Regular unleaded gas was $3.99.9 at Speedway on Tuesday and $3.98.9 at Peerless across the street. If it looks like someone has doctored this photo to bring the signs closer – like turning four doors into two and taking out some motel buildings and parts of a horse trailer – well, just know that most photographers don’t do that. ( Action line graph)
Action Line Diagram
Dear Action Line: The Peerless Tire gas station is just across the highway on Main Avenue. Their signs show the ongoing gas war. I love the Peerless tradition. In fact, their scrapers are always in good condition and their receipts actually get printed. Regardless, this seems like an unfair gas war. Peerless must manually adjust its symbols. Speedway can change its prices at the touch of a button. Of course, it’s the “sign” of our time: digital connections versus hands-on…or something like that. – Lou Lan
Dear Lou: There must be a problem here, but the line of action is just looking for the answer, not worrying about it.
Representatives from Speedway and Peerless both emphasized that there was no price war and they got along just fine. Here is the transaction:
Speedway’s Speedway manager at 20th and Main, Clara Kling, explained that Speedway does a quick “field survey” of several nearby gas stations and sends that information to the company’s office, which sets the daily price.
On the other side of Main, the folks at Peerless keep a close eye on Speedway prices. And it’s always 1 cent cheaper.
Yes, manual adjustments can cause some confusion, says Peerless assistant manager Daniel Holley. They have to pull out the ladder, find new numbers, and painstakingly make changes 15 to 20 feet tall. Hawley laughs that the track seems to have been changing prices one day just to get them to do the extra work.
Sure, Peerless could go digital, but there’s a very good reason not to: The tall sign along Main doesn’t fit the city code, but it’s been grandfathered because it’s been around for so long. Hawley said any new price markers would have to be about half the height of the current markers.
Technology has really taken the fun and adventure out of things. Next, they’ll make vehicles that can actually drive for you, or notify you when you seem to be dozing off, or answer a phone call, or, that’s not what it is — it doesn’t even need gas to drive.
But these things certainly have a long way to go.
Dear Action Line: Why is this column named “Action Line”?Don’t get me wrong, I love your column; it’s the first thing I read when I sit down for coffee Durango Herald. But, are you actually taking action, or am I missing something? You seem to often embarrass your readers by correcting grammar and misspelled words or innocently submitted questions. In most cases, your answer has nothing to do with “action”. Then there is the word “line”. That reference telephone line or telegraph line or sand line or what? Appears very outdated. So where did the “Line of Action” column title come from? Thanks, keep up the good work – you have a huge following! – A true fan!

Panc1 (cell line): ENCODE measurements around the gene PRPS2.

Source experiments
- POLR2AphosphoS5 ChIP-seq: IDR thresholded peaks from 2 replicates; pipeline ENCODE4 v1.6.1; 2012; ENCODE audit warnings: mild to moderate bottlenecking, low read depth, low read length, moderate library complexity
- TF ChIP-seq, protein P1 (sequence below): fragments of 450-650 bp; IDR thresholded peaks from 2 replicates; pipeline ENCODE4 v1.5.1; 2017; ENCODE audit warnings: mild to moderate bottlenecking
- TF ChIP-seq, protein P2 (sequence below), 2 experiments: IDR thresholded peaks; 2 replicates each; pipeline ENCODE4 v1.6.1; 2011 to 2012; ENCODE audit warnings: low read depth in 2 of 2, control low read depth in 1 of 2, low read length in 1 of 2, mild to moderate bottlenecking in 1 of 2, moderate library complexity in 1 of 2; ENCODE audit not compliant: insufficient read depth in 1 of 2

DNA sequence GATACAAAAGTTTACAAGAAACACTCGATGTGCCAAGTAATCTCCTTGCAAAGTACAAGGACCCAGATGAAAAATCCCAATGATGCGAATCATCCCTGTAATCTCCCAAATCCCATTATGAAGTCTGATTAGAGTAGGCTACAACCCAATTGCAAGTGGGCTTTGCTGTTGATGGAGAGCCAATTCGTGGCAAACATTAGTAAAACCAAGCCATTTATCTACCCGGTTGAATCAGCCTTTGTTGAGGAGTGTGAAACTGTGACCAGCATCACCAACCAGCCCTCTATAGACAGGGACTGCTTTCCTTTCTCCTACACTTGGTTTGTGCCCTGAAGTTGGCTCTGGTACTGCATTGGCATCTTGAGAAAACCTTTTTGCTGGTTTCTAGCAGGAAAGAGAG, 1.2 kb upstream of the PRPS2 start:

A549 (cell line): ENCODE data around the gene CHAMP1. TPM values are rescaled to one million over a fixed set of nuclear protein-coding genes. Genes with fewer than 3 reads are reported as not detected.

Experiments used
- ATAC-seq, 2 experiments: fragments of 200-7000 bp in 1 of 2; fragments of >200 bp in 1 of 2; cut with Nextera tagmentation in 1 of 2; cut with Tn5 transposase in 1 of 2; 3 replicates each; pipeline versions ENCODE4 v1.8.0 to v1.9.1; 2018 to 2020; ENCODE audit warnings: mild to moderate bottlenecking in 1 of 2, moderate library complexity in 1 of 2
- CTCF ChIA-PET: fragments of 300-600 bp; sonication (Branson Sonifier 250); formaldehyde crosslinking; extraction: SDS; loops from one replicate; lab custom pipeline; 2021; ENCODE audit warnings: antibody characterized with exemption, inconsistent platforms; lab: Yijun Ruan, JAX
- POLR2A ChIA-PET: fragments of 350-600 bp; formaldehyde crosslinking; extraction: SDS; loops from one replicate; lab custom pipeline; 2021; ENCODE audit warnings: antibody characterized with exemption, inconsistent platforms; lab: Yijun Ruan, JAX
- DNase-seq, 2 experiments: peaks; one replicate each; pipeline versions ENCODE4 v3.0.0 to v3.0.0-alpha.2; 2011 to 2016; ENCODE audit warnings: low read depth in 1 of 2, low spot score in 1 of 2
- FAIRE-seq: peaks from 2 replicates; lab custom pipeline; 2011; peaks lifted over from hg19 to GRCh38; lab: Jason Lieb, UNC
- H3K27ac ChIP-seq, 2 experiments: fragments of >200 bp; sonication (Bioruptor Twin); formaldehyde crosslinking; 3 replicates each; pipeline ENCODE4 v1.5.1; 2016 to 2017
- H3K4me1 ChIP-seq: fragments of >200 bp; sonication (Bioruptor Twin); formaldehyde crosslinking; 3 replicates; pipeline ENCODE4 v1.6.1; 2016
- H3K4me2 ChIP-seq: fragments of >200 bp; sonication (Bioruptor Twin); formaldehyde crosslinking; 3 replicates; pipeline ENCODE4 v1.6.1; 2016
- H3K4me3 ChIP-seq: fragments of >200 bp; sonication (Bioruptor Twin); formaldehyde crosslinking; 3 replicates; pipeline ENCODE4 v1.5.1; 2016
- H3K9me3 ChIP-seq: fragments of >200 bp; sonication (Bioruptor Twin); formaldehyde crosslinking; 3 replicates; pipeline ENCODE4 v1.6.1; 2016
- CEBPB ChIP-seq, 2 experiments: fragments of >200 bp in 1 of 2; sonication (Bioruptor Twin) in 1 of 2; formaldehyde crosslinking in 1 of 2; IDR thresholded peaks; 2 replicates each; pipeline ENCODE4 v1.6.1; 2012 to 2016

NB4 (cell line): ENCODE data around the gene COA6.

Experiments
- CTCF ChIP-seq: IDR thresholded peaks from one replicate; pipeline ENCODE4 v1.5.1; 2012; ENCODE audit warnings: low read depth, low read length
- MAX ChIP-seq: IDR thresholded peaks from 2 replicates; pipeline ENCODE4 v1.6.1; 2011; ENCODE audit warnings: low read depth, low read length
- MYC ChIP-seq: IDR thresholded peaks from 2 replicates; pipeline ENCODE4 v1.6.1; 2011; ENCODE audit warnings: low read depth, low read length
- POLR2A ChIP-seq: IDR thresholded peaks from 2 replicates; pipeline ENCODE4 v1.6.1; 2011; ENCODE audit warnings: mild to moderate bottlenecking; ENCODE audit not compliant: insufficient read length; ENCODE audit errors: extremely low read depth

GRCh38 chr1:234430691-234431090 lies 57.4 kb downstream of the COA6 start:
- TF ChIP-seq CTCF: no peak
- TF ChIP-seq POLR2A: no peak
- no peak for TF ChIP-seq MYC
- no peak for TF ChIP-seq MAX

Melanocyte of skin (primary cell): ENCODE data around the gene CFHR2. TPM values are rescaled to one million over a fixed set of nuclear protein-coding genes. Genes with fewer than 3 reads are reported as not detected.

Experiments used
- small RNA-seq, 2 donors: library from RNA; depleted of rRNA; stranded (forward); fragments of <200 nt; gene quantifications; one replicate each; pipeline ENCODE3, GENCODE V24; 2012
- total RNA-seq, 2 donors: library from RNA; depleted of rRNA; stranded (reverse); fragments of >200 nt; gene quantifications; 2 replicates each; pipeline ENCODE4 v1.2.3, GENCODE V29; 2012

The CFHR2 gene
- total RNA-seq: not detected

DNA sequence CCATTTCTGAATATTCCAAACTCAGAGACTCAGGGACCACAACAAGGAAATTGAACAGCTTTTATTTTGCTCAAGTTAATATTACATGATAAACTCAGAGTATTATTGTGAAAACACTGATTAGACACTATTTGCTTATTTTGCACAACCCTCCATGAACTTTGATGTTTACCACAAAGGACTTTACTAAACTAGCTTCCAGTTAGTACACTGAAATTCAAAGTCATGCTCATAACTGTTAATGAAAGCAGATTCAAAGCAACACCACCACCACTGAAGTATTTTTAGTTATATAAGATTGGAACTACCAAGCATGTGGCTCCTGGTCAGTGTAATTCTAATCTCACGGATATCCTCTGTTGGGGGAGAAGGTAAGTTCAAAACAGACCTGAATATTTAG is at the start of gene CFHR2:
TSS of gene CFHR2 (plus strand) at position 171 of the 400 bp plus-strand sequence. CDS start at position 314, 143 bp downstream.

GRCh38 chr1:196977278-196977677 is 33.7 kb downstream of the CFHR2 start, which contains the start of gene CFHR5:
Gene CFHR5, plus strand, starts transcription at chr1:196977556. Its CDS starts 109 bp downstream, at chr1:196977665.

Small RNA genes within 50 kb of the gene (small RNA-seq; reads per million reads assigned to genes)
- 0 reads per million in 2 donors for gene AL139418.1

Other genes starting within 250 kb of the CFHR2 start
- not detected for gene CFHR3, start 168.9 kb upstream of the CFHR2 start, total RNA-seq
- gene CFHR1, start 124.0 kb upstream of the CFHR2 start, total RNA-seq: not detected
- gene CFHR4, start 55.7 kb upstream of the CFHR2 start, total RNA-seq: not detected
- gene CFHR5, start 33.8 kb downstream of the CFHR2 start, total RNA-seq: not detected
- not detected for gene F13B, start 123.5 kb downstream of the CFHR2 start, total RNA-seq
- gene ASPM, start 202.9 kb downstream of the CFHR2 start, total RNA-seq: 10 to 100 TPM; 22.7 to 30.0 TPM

Dear Huge: It’s like the word “line of action” creates this aura, this expectation, that some kind of “action” will be taken to really help the reader with the myriad of problems. How about that. Does everyone think Action Line is here to do their dirty work?
Action Line is just about having fun, maybe playing with people’s emotions, trying, trying, trying to be entertained – and sometimes very unsuccessfully.
But take action?
Let’s point out that Action Line goes to great lengths not to embarrass the reader. For example, in this question, Big Brother Fan actually wrote “misspilled” as if coffee was dripping from his or her shirt. But Action Line didn’t make a fuss, correcting it as a “spelling error” so Dafan wouldn’t be embarrassed. How about pure, humble chivalry?
To answer this question, Action Line reached out to former Action Line alumni. It’s weird that all but one person (no one can remember his name) lives in Durango, isn’t it?
Brother Fan was probably imagining a hotline, with the reporter’s hand on the receiver of the landline, expecting the bell to ring. It makes sense. Shirena Trujillo Long, second action line in 2000-01, heard that the action line was chosen “because we would receive requests from letters and phone calls to editors to investigate leads that required us to take action or get answers.”
So, does the Action Line take action? Maybe once many years ago, when Trujillo Long or Megan Graham or Mike Smedley or Tom Sluis were doing this, Action Line solved a problem. But that was a fluke.
what! Us boy! Recently, right above the head:
Remember the left turn sign at Beicheng Market? A bumpy spot on the Animas River trail that crosses the rails? Both have been fixed due to action lines. We could list more examples, but there is no room.
We can come up with a new and perhaps more accurate name. Self-assigned answer hack. Pioneers know everything. Lively rebuttal. reactionary line. But for now it remains: the line of action, your humble servant.
Last week, Action Line reported on the 1980s tunnel from Folsom Park under Riverview to the Animas River, which took enormous effort and cost to drain a pond in the park. A short but to the point response from a man named Dave:
“I was involved in that project, and yes, it was scary and very dangerous.”
Email questions and suggestions to email@example.com or mail to Action Line, The Durango Herald, 1275 Main Ave., Durango, CO 81301. Maybe you figured this out a long time ago, but Action Line doesn’t qualify as “most photographers.”